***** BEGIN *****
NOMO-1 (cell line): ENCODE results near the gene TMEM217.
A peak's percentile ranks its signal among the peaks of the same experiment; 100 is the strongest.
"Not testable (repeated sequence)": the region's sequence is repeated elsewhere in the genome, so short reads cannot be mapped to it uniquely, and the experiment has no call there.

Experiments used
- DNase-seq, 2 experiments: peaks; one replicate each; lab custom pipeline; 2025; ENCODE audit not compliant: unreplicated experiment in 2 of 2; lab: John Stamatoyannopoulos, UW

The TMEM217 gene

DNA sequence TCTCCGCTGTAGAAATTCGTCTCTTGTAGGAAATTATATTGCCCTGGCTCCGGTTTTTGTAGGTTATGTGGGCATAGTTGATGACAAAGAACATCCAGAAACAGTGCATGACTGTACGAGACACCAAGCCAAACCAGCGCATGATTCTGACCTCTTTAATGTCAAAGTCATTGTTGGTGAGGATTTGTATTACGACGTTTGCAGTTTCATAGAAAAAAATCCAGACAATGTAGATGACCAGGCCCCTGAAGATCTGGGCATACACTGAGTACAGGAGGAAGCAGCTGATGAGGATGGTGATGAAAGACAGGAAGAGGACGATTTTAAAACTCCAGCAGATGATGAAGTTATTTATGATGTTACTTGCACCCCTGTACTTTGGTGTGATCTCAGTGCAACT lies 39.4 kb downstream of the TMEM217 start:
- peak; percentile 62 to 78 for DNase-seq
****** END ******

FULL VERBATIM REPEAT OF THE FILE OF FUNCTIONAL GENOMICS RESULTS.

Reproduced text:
NOMO-1 (cell line): ENCODE results near the gene TMEM217.
A peak's percentile ranks its signal among the peaks of the same experiment; 100 is the strongest.
"Not testable (repeated sequence)": the region's sequence is repeated elsewhere in the genome, so short reads cannot be mapped to it uniquely, and the experiment has no call there.

Experiments used
- DNase-seq, 2 experiments: peaks; one replicate each; lab custom pipeline; 2025; ENCODE audit not compliant: unreplicated experiment in 2 of 2; lab: John Stamatoyannopoulos, UW

The TMEM217 gene

DNA sequence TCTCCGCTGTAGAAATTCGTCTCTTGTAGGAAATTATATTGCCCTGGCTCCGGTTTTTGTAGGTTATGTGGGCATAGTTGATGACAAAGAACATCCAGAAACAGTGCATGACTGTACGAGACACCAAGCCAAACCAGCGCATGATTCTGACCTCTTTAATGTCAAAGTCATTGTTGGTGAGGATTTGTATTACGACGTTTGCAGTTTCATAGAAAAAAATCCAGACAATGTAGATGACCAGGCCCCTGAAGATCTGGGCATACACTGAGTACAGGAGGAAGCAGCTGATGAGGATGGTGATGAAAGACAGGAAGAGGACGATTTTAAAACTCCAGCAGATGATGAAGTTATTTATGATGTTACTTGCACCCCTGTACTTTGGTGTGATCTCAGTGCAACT lies 39.4 kb downstream of the TMEM217 start:
- peak; percentile 62 to 78 for DNase-seq